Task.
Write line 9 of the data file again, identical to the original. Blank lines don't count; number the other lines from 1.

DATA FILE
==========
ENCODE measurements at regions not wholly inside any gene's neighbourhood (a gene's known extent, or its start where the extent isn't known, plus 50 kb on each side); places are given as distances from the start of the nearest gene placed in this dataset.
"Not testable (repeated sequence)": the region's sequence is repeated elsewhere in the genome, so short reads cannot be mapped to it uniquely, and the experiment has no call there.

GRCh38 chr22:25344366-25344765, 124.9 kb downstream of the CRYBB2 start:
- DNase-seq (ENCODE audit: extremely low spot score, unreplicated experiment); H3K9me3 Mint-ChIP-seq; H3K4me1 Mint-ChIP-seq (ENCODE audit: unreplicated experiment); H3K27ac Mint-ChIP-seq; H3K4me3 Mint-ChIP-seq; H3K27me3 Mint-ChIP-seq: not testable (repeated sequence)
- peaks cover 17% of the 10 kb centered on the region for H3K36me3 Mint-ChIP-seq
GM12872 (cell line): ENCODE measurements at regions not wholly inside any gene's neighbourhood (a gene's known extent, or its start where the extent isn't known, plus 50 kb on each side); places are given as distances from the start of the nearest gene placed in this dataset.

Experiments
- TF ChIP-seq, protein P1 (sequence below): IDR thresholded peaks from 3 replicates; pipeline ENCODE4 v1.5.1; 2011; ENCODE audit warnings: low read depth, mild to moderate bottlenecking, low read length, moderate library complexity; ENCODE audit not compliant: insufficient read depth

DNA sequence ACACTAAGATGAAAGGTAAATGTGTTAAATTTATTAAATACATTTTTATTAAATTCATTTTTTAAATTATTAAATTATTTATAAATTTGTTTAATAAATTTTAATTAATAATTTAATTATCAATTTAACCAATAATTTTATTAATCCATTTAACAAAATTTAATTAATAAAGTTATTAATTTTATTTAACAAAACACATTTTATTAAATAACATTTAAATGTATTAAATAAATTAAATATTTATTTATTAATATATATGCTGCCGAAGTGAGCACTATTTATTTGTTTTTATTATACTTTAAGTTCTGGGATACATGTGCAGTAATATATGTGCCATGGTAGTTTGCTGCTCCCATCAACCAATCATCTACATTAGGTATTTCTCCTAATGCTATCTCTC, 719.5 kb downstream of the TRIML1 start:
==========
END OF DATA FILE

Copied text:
DNA sequence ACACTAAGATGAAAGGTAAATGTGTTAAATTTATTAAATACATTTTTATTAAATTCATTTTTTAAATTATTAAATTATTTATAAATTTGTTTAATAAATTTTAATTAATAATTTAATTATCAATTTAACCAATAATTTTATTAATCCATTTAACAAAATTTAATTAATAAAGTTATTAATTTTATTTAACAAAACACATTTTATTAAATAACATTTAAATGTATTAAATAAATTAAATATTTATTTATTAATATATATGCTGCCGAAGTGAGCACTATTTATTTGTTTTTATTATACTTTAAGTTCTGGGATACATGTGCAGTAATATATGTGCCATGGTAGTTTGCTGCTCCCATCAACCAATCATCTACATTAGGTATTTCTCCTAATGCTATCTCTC, 719.5 kb downstream of the TRIML1 start: